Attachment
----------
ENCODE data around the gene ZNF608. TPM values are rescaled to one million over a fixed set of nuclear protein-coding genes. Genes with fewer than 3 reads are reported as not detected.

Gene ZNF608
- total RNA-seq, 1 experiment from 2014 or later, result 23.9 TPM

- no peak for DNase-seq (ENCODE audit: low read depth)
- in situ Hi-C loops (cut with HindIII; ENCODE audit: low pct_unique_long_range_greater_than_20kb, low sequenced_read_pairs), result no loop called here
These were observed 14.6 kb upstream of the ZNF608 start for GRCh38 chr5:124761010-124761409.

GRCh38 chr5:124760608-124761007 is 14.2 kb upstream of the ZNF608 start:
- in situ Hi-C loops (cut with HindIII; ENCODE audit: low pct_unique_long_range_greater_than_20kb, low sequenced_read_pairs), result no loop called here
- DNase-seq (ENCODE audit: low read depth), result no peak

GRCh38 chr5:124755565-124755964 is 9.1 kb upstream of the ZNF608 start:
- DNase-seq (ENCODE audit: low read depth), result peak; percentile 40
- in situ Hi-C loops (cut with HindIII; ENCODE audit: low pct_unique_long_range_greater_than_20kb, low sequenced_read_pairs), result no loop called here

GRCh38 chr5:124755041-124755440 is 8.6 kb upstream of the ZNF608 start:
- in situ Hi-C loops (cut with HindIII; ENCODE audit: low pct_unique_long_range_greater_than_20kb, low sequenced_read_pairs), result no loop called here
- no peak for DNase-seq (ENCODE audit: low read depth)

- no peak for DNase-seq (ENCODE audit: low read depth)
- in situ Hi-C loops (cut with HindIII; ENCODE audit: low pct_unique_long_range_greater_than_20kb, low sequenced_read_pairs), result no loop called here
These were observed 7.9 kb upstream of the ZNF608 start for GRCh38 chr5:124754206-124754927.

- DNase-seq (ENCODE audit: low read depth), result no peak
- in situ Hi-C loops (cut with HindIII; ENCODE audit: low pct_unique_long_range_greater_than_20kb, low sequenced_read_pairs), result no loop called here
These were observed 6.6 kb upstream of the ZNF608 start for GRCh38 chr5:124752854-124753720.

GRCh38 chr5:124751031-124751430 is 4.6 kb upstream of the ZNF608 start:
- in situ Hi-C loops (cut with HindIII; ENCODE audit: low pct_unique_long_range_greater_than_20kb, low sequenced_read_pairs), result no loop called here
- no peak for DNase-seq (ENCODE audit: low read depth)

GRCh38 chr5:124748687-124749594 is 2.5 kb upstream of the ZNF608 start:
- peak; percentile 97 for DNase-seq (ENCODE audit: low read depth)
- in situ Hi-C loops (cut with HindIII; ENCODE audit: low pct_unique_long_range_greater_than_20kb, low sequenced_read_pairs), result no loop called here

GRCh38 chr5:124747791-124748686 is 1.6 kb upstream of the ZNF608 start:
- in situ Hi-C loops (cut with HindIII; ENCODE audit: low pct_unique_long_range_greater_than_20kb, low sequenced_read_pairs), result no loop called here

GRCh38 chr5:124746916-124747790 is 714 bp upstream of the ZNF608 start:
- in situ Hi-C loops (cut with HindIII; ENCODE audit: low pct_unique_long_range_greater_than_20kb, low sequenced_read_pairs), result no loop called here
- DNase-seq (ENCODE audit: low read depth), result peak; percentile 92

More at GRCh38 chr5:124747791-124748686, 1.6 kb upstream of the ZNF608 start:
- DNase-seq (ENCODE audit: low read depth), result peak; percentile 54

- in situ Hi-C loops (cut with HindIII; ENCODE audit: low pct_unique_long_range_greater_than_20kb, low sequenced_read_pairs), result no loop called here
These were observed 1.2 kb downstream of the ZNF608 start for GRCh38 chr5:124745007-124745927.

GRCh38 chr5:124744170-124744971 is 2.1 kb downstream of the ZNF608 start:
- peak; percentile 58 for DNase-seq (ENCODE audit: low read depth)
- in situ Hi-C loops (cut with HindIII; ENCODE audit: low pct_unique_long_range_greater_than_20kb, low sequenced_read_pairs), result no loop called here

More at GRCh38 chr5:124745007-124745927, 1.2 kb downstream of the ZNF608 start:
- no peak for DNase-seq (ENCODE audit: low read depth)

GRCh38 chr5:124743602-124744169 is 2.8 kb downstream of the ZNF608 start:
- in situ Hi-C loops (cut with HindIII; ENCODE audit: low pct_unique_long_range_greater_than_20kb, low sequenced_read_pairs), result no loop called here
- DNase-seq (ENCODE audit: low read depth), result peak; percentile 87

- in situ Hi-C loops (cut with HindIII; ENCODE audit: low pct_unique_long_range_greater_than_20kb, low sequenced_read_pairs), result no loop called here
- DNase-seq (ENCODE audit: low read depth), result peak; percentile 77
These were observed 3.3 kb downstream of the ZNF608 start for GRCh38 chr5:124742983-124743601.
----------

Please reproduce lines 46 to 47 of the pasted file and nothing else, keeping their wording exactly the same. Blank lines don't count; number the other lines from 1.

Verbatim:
- DNase-seq (ENCODE audit: low read depth), result peak; percentile 77
These were observed 3.3 kb downstream of the ZNF608 start for GRCh38 chr5:124742983-124743601.